To an extent, all types of action games are a fight between your stubbornness to continue and the seemingly insurmountable challenge in front of you. Wo Long: Fallen Dynasty simply makes that sensation–your inherent determination to keep going–into its core mechanic using an in-game system to tie its challenge to your character’s morale. It’s an interesting idea, though I do worry it might lead to frustration much later into the game when the challenge of encounters likely increases.
Developer Team Ninja’s upcoming action-RPG sees you play as a nameless soldier battling their way through a fantastical interpretation of the Three Kingdoms period, reimagining one of the bloodiest eras in China’s history with the likes of demons and divine beasts. At the start of the game, you customize your character’s appearance and decide what combat style they use. I almost went with Fire–which sees you armed with a large sword and is designed for going all-out on offense–but couldn’t pass up on Water. Armed with twin shortswords and geared toward stealth? Yes, please.
Your style of combat will determine which spirit attacks you’ll have access to, as well. Going with Water grants you spirit attacks that help you surprise enemies by, for instance, creating icicles that launch at an unsuspecting foe or going invisible and making it harder for enemies to notice you. Using spirit attacks depletes your spirit gauge, which can be filled by attacking enemies at close range, encouraging you to always get up in the grill of whatever you’re fighting. Fights are intense and regularly over quite quickly–with no shield to speak of, your best chance of success is dodging or deflecting an enemy’s strikes and then overwhelming them with melee and spirit attacks until they’re stunned.
I do wish the sound that’s made for successfully pulling off a deflection was a little more discernable over all the other sounds of combat. Within the frantic foray of more heated encounters, I wasn’t always able to immediately tell that I’d successfully deflected an enemy’s attack because the sound of a successful deflection doesn’t pierce through the noise–like the ringing clang of the parry system in Sekiro: Shadows Die Twice or the resounding ping of the deflecting system in Katana Zero. This can add a bit of unwarranted frustration to fast-paced fights where you and the enemy are constantly moving and swinging at one another. I want to regularly know when I’ve succeeded or messed up a deflect, and the visual cues aren’t always enough.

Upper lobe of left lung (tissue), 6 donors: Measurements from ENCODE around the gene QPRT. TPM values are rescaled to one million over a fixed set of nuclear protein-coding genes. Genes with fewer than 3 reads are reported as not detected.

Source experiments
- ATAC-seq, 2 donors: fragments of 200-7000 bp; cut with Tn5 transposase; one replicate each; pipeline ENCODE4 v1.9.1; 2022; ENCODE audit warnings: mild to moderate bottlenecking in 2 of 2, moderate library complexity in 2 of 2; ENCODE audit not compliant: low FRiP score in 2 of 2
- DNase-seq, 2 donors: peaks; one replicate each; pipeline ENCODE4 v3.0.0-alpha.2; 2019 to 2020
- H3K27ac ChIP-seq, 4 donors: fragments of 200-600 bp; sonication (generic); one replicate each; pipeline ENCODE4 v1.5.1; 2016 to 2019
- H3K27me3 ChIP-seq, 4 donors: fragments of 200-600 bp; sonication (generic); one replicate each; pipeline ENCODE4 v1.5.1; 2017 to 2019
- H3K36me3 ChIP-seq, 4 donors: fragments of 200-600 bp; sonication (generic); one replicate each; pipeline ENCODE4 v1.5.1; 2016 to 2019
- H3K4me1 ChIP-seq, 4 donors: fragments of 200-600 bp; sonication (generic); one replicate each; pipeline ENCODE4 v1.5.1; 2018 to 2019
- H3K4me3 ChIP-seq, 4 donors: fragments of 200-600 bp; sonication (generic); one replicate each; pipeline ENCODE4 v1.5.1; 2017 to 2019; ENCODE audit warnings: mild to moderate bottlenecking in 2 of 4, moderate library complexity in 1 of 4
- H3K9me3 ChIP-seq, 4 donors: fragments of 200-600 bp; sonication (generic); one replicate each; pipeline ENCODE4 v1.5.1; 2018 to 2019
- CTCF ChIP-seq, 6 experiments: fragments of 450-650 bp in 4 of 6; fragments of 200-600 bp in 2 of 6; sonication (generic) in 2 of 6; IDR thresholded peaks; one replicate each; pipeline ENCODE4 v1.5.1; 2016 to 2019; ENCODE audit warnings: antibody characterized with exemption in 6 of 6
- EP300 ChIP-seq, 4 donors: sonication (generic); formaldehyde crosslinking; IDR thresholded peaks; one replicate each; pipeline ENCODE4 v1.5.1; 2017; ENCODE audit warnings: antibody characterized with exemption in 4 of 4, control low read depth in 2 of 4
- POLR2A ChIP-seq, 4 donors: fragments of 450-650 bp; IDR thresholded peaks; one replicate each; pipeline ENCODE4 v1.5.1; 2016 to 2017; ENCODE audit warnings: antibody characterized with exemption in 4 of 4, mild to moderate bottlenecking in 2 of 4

Each enemy you encounter in the game has a morale rank: a number floating above their head that represents their willingness to fight you. The higher the number, the stronger the foe. Your character has a morale rank as well, which increases as you progress and kill enemies. If you die, the enemy that killed you steals your morale, increasing their rank and lowering yours. You’ll have to track down and kill that enemy to regain your morale but, of course, your lower morale and their higher morale will make the fight harder unless you go off and grind a little bit to increase your morale rank again. If you die again before recovering your lost morale, that morale is gone for good.
In the areas I played at least, losing this progress and needing to level myself back up again wasn’t too much of a hassle, primarily because difficulty spikes occurred in places where Fallen Dynasty’s regularly linear path branched. So I could go fight the tough monster again or go down a different unexplored path to fight some weaker enemies to level or discover more powerful armor and weapons. The best of these optional paths circled back around to the main path in the end, leaving me back in front of the tougher enemy that had killed me earlier with my morale rank restored–sometimes even higher than when I’d fought the tougher enemy the first time.
In the preview, I always managed to overcome an enemy, at least on the second attempt, so there was never a moment where I encountered a frustrating wall that halted my progress. I never permanently lost any morale either, largely because, again, I had another path to take in order to level up my morale instead of diving back headfirst into the fight against whatever just killed me. I walked away from the preview feeling lucky that the checkpointing system in the early part of the game is clearly designed to put you back right when the level forks. I have no idea if that level philosophy continues throughout the rest of the game, and am worried about how it might feel to get stuck on a more linear section where you have to just keep forging ahead against an enemy you already know is going to be harder to defeat than last time.
Like I said at the top of this article, the morale rank system is interesting, as it’s supposed to represent that, as you keep losing, your character loses morale and your enemies grow more confident. I just hope the game does a little bit more with it, maybe even tying it in as a narrative theme. Maintaining your willingness to continue in the face of seemingly hopeless odds would be an intriguing theme for a story set during the Three Kingdoms period. As is I didn’t get much sense of what the overarching storyline of Fallen Dynasty is supposed to be, nor how the morale rank system may play out narratively, if at all.
We don’t have long to wait and find out. Wo Long: Fallen Dynasty is scheduled to launch for Xbox Series X|S, Xbox One, PS5, PS4, and PC on March 3.